With all of the variations of golf from scrambles to match play to stroke play, another game within a game hardly means reinventing the wheel, so we introduce you to PowerPlay Golf, courtesy of Barry Forth, operations manager at Copetown Woods near Hamilton, who is pitching the idea across the country.
Obviously, the name itself will appeal to Canadians with its hockey connotation, but it also features a strategy similar to pulling the goalie in order to get back in the game, a risk-reward move that can have negative results as well.
PowerPlay features two flags on every green, the white the easiest of the two and the black representing the more difficult pin.
“It’s a nine-hole game,” said Forth. “Three times on the first eight holes, you have to say on the tee that you’re going for the black flag, or going for a power play, which is where they get the name.”
PowerPlay uses a Stableford scoring system and if you’re going for the black flag, a net birdie or better will earn a player double the usual points.
“When you get to the ninth hole, you have the option of taking a fourth power play if you choose,” said Forth. “If you’re down by a couple of points and you want to be able to try and leapfrog and get into the lead and get more points, you can take the extra power play on the last hole.
“Again, if you get a net birdie or better, you double your points. However, on the last hole, if you bogey or worse, then you lose two points.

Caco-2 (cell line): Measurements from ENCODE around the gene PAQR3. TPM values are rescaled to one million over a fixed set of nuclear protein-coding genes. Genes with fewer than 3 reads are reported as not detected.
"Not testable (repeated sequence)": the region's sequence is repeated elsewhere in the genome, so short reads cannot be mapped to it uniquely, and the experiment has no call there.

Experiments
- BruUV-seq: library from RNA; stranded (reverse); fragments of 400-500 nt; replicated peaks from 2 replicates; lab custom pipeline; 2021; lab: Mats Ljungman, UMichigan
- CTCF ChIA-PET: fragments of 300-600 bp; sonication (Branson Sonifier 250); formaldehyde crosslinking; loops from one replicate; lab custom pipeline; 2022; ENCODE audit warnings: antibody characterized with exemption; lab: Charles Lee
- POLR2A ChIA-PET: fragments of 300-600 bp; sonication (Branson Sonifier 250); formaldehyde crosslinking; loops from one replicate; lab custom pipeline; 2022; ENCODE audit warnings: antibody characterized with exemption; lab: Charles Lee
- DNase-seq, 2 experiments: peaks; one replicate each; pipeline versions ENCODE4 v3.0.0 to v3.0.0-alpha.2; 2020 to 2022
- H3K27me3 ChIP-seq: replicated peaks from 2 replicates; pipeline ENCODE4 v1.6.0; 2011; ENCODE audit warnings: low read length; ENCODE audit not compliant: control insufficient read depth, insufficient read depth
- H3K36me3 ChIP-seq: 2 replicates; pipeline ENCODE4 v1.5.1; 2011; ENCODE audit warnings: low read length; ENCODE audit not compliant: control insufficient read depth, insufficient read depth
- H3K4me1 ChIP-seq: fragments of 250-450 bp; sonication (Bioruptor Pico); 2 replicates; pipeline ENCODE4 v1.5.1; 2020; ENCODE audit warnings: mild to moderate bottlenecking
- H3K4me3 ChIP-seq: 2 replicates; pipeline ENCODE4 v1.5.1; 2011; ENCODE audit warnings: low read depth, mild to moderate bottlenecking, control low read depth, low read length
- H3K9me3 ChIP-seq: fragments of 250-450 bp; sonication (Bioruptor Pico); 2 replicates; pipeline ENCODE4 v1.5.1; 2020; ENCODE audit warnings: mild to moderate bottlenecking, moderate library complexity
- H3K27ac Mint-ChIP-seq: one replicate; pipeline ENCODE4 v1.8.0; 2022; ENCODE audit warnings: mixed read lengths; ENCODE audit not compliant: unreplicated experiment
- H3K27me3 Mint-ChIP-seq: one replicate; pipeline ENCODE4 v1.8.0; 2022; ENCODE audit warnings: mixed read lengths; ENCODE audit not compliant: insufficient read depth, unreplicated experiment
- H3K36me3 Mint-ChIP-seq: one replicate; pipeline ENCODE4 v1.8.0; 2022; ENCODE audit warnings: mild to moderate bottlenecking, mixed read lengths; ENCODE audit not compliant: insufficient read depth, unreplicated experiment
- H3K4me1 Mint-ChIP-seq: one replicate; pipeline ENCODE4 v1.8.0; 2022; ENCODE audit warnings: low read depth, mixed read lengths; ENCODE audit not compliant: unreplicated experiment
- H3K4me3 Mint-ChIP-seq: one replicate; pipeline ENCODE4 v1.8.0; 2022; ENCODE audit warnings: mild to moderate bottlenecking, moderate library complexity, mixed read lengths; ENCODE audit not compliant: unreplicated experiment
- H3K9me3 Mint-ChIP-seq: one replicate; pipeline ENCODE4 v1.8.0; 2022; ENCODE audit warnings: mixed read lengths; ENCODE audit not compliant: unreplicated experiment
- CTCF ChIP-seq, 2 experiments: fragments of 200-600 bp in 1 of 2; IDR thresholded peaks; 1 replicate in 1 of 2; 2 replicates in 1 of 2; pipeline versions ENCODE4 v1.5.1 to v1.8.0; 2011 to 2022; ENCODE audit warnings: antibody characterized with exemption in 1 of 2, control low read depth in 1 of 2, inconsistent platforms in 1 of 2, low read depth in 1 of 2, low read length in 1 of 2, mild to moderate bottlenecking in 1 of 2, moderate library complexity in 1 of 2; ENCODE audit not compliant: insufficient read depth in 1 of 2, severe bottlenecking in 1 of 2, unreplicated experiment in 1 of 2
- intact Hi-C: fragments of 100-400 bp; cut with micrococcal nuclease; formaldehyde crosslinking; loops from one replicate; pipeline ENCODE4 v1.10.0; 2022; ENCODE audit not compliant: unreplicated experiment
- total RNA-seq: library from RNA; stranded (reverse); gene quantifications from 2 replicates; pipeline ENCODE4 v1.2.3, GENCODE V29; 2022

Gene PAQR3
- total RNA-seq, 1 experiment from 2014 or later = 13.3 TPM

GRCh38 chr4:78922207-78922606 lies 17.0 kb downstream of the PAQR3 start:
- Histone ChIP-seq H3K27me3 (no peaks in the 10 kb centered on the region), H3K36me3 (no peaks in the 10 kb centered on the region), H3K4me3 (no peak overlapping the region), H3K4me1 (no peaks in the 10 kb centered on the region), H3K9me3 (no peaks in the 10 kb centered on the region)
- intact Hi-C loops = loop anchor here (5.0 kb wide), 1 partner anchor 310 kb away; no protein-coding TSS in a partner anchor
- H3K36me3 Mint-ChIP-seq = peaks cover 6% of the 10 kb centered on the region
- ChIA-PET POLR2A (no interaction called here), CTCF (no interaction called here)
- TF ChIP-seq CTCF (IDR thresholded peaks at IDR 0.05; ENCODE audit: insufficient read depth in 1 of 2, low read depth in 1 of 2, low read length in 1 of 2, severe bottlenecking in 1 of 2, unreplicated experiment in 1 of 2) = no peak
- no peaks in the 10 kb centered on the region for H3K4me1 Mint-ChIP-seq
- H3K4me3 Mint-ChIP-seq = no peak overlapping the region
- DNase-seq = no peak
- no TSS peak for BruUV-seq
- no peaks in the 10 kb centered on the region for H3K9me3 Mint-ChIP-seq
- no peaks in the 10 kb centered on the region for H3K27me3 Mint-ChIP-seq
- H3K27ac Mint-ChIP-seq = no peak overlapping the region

“On the flip side, if you’re playing and you’ve got a comfortable lead, there is no reason to go for the black flag just in case you happen to bogey or worse and lose points. What you can do is just play it safe, go for the white pin and, hopefully, walk away with the win,” said Forth.
With it being a nine-hole game, PowerPlay would be more affordable for golfers in this struggling economy and it also cuts in half the time it takes to play 18 holes. Veteran golfers may get a kick out of it, but it would also appeal to juniors, seniors and other more specific demographics, including beginners.
Forth wants to take it across the country for leagues and special events and says he is charging $500 for use of the game and another $100 for the necessary equipment such as the flags, scorecards and rules sheets.
He says future plans for the game, which is being played in other countries and receiving positive comments from well-known names in the industry, include having tour players take part in special events and having regional, national and world championships should it catch on in Canada.
For now, he is holding Tuesday morning and Wednesday evening leagues at Copetown Woods.
“What kind of caught my attention was the ability to run a nine-hole event or a weekly league or whatever it may be, something to make it different than just offering nine holes,” said Forth. “It will draw, with the economy right now, the people who either don’t have the time or money or both to play 18 holes.
“The Tuesday morning league, we can run right off our back nine,” he added. “There’s nobody out there anyway because the people playing 18 holes, they’ll take two hours to get around the 10th tee,” he added.
For more information on PowerPlay Golf, see the website, www.powerplay-golf.com, or contact Forth at firstname.lastname@example.org, or by calling (289) 238-8710.
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